The No-Limit Super Satellites start each evening at 8:40 PM in the Satellite area. The Entry Fee is $220 for $200 in Tournament chips and there are unlimited $200 re-buys during the first hour, if you have less than $200 in Tournament chips. You may also make a single or double add-on at the end of the re-buy period. Blinds start at $5/$10 and increase every 20 minutes. Available monies will be converted into non-negotiable, non-transferable, non-refundable seats in the $10,000 World Championship event, with at least $5,000 in cash and $500 Lammers being divided among the final table players.
WSOP SUPER SATELLITE #8 Friday 4/24/98
Four of the nine final table players had been here before. Two of them twice before. But of the four players, only one had won a seat. Tonight all of the other three won entries into the Championship event and the other won for the second time. Which shows that if you try long and hard enough you can win a $10,000 prize, even if it costs you $10,000 to do it.
Tonight, 165 players bought 147 rebuys bringing the prize pool to, $62,400.
The following were the rewards for making the final table:
Places 1 thru 5 A $10,000 entry into the Championship
event plus $440 ($10,450)
Some of the "names" who competed were:
None of these esteemed players made the final table.
With 12 players left, George Braun went all-in with pocket 5's. The incredibly hot Jack Fox called with A 6 and caught A A.
Rusty London was next for Fox. He turned a straight with A/5 off only to lose on the river to Jack's Jacks, one of which was a heart corresponding to the four hearts on the board.
Every night we have a player who can't get that one key card that would get them in the money. Tonight that player was the formerly invincible Danny Newman. Danny returned to the real world when he got nothing on board and his opponent's A 6 hit a 6.
The final table:
With so much at stake, Chet Foster hadn't brought enough chips to the final table to stop the others from taking shots at him. When Bernard Pang raised Chet's big blind, Chet called all-in with K 10, Bernard only made Queens full with his A Q. Chet got some money for 9th, but no seat.
When a player is running as hot as Jack Fox is, he's libel to call with anything. Bernard Pang went all-in with about 10 chips. Jack, oblivious to the danger, called. When Jack turned over his 4's, Bernard turned over his Jack's. But the rush couldn't be stopped. The flop was Q 8 3, then a 7, then a 4. Bernard had come half way around the world for this? 8th place.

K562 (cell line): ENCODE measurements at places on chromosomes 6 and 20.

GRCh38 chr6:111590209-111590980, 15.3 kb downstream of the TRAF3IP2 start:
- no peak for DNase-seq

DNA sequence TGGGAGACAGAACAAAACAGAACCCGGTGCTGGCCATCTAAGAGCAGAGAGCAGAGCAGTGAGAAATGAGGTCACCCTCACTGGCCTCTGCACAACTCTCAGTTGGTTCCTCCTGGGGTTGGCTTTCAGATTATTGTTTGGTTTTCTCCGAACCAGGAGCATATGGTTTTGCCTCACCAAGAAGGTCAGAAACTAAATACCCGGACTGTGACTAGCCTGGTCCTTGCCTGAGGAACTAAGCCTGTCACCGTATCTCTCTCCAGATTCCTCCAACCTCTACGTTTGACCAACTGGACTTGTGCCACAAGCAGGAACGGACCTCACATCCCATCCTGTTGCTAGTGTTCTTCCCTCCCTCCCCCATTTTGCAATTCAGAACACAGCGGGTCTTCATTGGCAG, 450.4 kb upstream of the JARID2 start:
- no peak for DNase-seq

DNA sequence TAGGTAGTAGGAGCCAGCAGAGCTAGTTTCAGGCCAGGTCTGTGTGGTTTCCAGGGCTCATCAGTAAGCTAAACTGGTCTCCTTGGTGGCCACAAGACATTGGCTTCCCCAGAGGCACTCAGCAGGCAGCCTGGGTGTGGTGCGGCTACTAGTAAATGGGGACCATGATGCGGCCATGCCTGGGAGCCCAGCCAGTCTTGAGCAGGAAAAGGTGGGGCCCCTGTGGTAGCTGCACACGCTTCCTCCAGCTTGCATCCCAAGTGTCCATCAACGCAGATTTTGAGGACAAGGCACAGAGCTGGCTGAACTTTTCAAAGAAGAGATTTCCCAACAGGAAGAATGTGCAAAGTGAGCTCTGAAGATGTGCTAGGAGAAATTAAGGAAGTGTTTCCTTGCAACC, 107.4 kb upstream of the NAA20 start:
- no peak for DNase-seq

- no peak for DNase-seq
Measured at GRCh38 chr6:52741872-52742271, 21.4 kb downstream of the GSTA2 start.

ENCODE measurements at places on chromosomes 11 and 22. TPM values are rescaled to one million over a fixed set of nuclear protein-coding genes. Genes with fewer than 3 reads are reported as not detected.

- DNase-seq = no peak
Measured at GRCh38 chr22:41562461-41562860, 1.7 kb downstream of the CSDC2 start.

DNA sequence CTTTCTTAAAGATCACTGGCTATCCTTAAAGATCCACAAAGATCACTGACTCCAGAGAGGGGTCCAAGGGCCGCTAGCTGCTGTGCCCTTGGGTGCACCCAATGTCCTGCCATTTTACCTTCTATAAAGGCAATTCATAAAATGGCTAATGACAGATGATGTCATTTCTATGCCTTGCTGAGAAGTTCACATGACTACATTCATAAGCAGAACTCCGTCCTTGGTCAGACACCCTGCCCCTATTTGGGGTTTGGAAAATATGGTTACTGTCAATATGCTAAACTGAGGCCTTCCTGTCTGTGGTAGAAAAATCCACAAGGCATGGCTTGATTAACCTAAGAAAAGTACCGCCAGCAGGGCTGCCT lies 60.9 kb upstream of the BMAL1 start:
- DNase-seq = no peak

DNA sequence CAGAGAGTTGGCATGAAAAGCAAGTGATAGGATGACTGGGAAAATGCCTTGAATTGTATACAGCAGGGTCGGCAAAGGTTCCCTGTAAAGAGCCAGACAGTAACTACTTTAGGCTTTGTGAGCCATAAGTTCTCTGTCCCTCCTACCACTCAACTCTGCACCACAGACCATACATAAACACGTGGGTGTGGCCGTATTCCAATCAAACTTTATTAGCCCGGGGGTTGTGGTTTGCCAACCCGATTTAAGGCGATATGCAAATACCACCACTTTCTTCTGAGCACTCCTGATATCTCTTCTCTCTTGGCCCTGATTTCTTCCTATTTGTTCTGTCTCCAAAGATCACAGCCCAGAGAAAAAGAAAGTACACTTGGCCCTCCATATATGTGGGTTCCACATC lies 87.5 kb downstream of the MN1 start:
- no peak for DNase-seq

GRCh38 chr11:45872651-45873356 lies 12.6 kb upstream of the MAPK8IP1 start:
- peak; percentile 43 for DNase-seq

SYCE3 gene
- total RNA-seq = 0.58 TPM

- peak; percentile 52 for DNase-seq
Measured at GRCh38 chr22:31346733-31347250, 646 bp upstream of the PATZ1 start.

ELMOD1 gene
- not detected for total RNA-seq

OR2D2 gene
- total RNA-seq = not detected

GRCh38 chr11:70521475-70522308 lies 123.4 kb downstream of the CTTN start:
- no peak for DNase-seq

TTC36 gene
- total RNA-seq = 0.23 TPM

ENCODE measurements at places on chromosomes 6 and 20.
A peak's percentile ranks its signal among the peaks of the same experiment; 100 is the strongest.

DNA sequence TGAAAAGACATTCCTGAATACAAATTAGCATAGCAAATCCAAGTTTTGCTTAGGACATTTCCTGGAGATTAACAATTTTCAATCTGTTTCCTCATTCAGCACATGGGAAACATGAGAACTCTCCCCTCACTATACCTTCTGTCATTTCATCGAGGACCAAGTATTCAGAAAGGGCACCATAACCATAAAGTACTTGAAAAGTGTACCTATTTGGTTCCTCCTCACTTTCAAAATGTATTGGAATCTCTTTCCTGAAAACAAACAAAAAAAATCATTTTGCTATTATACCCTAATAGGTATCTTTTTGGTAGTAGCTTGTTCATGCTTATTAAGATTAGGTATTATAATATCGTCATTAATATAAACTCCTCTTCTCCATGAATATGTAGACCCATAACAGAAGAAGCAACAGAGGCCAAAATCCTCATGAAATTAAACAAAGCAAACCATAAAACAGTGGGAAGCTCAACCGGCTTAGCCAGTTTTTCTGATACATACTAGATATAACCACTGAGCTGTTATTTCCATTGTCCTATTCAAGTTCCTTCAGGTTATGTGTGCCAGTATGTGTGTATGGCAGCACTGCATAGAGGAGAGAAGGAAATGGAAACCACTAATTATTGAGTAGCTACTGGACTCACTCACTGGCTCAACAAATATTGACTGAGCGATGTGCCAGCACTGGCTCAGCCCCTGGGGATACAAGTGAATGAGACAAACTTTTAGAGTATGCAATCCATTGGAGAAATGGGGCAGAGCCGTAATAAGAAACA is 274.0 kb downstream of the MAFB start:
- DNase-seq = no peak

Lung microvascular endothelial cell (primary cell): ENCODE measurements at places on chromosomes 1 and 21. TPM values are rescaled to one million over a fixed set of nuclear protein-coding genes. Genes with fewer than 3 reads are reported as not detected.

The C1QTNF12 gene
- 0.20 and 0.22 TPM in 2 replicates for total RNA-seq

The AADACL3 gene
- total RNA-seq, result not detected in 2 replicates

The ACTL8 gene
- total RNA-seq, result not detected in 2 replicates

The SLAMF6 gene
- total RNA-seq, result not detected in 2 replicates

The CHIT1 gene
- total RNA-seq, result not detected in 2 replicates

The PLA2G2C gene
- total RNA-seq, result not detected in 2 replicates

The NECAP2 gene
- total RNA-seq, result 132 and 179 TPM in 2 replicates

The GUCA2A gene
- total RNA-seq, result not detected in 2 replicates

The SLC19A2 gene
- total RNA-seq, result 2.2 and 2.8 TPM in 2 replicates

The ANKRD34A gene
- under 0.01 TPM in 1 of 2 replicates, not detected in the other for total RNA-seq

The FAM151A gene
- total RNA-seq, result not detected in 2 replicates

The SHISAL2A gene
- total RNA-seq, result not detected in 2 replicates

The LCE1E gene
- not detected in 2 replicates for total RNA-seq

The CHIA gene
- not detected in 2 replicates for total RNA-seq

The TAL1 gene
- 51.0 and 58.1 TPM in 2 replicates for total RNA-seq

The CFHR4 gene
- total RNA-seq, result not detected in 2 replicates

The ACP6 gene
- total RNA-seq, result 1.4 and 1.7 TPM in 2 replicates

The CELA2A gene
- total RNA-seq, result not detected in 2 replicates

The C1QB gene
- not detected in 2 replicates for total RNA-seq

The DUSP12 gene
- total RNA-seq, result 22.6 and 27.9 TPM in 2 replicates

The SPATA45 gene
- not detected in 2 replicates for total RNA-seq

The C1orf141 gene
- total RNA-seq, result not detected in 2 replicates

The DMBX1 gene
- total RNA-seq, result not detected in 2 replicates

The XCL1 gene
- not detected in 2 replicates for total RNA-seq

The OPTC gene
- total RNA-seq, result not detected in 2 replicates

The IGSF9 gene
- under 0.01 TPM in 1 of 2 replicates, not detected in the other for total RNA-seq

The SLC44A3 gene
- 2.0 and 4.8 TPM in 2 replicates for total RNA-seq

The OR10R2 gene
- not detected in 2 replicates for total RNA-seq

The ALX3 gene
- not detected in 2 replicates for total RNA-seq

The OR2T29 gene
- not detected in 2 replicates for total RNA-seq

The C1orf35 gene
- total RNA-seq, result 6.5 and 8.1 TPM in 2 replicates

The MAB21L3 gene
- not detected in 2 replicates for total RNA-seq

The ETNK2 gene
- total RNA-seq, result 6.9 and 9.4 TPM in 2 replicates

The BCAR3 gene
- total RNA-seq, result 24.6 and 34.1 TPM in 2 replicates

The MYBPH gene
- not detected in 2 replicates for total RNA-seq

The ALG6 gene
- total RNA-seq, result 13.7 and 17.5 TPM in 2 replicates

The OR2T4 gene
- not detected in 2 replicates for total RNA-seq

Jim Rankin may have made a costly mistake. He didn't raise Chris Ferguson's big blind with his A 6 off. Chris, on a flop freeroll, caught second pair with his 9/4 off and called Jim's belated all-in bet. The 4's stood up and Jim got a bitter lesson - 7th place.
Chris Ferguson and O'Neil Longson had been to the final table twice before unsuccessfully. Jack Fox once before without winning. All three got entries when Chris' A 9 beat Paul Kroh's A 3. Both a 9 and a 3 flopped.
The winners for Super Satellite #8 were:
SINGLE TABLE SATELLITES
(Becky Kerber, Barbara Lotief and Terry Vanderlip)
Single Table Satellites are run continuously 21 hours every day (8:00 AM until 5:00 AM) and usually last around 90 minutes. There are featured Satellites each day for the next day's event, as well as other Satellites depending on demand. Single Table Satellites for the $10,000 Main event and for the next no-limit Holdem event are spread frequently. Binion's charges $10 per player in a Satellite.
For the $220 buy-in No Limit Holdem Satellites, ten Players start with $800 each in chips. The blinds start at $10/$25, increase every 15 minutes, and the winner gets four $500 Lammers plus $100 in cash.
LAS VEGAS WEATHER
The Temperature sign atop Binion's Horseshoe read 71 degrees at High Noon on Friday. We had blue skies along with the cooler weather, and only a slight breeze today.
JESUS GETS THERE
The third time was a charm at the Super Satellite Final Tables for rec.gambler Chris "Jesus" Ferguson. He won a seat to the $10,000 championship Final Event last night.
Hopefully Jesus will remember that you have to finish in the top 27 to cash in the Championship Event. He finished 28th last year.
LENGTH OF FINAL TABLE
SENIOR'S V POKER TOURNAMENT
Oklahoma Johnny Hale informed me that the fifth edition of the Senior's Poker Tournament will be held this year at Harrahs in Las Vegas. Details to be announced later.
It is probable that a deal was made in today's $1,500 Limit Omaha event. At the time, Lundberg had $150,000 and Shadkin had $125,000 in chips. After the probable deal, the limits were escalated to $10,000/$20,000 rather than to the $4,000/$8,000 level that was scheduled. Both the $500 and $1,000 chips were raced off at the same time to facilitate the higher limits. It took about 25 minutes at this level to finish the tournament.
"Be careful with your cards, folks. If they accidentally fall on the floor, you'll accidentally get a 20 minute penalty."
When Final Table play began in today's $1,500 Omaha Event, they were at the $2,000/$4,000 level and the lowest denomination chip on the table was $1,000. When they moved up to the $3,000/$6,000 level, $500 chips had to be put back on the table to allow for the $1,500/$3,000 blinds
Also, the color of the $500 chips has been changed from Grey to Yellow this year.
Any player abusing employees or other players, either verbally or physically (swearing, throwing cards, etc.) or disrupting the tournament will be penalized. The following will be the MINIMUM penalty imposed:
FIRST OFFENSE - 20 minutes away from the table. (Blinds and/or antes to be forfeited)